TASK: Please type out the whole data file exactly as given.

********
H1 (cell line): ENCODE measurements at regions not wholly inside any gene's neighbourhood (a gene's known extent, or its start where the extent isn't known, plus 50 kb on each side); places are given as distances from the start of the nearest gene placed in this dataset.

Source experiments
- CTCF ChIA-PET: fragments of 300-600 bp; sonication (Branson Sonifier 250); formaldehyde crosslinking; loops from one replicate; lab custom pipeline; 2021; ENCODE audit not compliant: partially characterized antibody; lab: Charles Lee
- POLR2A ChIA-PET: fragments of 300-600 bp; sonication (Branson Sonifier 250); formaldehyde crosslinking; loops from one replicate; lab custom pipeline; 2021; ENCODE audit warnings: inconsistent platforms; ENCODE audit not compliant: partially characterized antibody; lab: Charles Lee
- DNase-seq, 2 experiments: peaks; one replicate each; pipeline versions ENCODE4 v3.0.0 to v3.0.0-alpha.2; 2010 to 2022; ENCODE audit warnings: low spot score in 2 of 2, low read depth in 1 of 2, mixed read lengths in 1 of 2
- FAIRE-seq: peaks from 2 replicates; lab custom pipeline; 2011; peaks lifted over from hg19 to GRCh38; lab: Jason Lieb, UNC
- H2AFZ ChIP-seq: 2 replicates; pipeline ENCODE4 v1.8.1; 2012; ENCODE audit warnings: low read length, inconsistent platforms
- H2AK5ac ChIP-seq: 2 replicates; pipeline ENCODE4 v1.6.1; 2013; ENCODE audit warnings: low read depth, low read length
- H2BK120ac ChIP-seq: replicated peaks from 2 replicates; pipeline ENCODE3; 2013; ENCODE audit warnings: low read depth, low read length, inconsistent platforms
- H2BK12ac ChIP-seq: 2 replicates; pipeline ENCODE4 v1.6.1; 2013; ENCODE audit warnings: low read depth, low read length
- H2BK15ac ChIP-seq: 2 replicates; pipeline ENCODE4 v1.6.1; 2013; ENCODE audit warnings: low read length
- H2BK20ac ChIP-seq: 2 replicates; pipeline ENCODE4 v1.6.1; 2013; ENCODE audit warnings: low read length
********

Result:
H1 (cell line): ENCODE measurements at regions not wholly inside any gene's neighbourhood (a gene's known extent, or its start where the extent isn't known, plus 50 kb on each side); places are given as distances from the start of the nearest gene placed in this dataset.

Source experiments
- CTCF ChIA-PET: fragments of 300-600 bp; sonication (Branson Sonifier 250); formaldehyde crosslinking; loops from one replicate; lab custom pipeline; 2021; ENCODE audit not compliant: partially characterized antibody; lab: Charles Lee
- POLR2A ChIA-PET: fragments of 300-600 bp; sonication (Branson Sonifier 250); formaldehyde crosslinking; loops from one replicate; lab custom pipeline; 2021; ENCODE audit warnings: inconsistent platforms; ENCODE audit not compliant: partially characterized antibody; lab: Charles Lee
- DNase-seq, 2 experiments: peaks; one replicate each; pipeline versions ENCODE4 v3.0.0 to v3.0.0-alpha.2; 2010 to 2022; ENCODE audit warnings: low spot score in 2 of 2, low read depth in 1 of 2, mixed read lengths in 1 of 2
- FAIRE-seq: peaks from 2 replicates; lab custom pipeline; 2011; peaks lifted over from hg19 to GRCh38; lab: Jason Lieb, UNC
- H2AFZ ChIP-seq: 2 replicates; pipeline ENCODE4 v1.8.1; 2012; ENCODE audit warnings: low read length, inconsistent platforms
- H2AK5ac ChIP-seq: 2 replicates; pipeline ENCODE4 v1.6.1; 2013; ENCODE audit warnings: low read depth, low read length
- H2BK120ac ChIP-seq: replicated peaks from 2 replicates; pipeline ENCODE3; 2013; ENCODE audit warnings: low read depth, low read length, inconsistent platforms
- H2BK12ac ChIP-seq: 2 replicates; pipeline ENCODE4 v1.6.1; 2013; ENCODE audit warnings: low read depth, low read length
- H2BK15ac ChIP-seq: 2 replicates; pipeline ENCODE4 v1.6.1; 2013; ENCODE audit warnings: low read length
- H2BK20ac ChIP-seq: 2 replicates; pipeline ENCODE4 v1.6.1; 2013; ENCODE audit warnings: low read length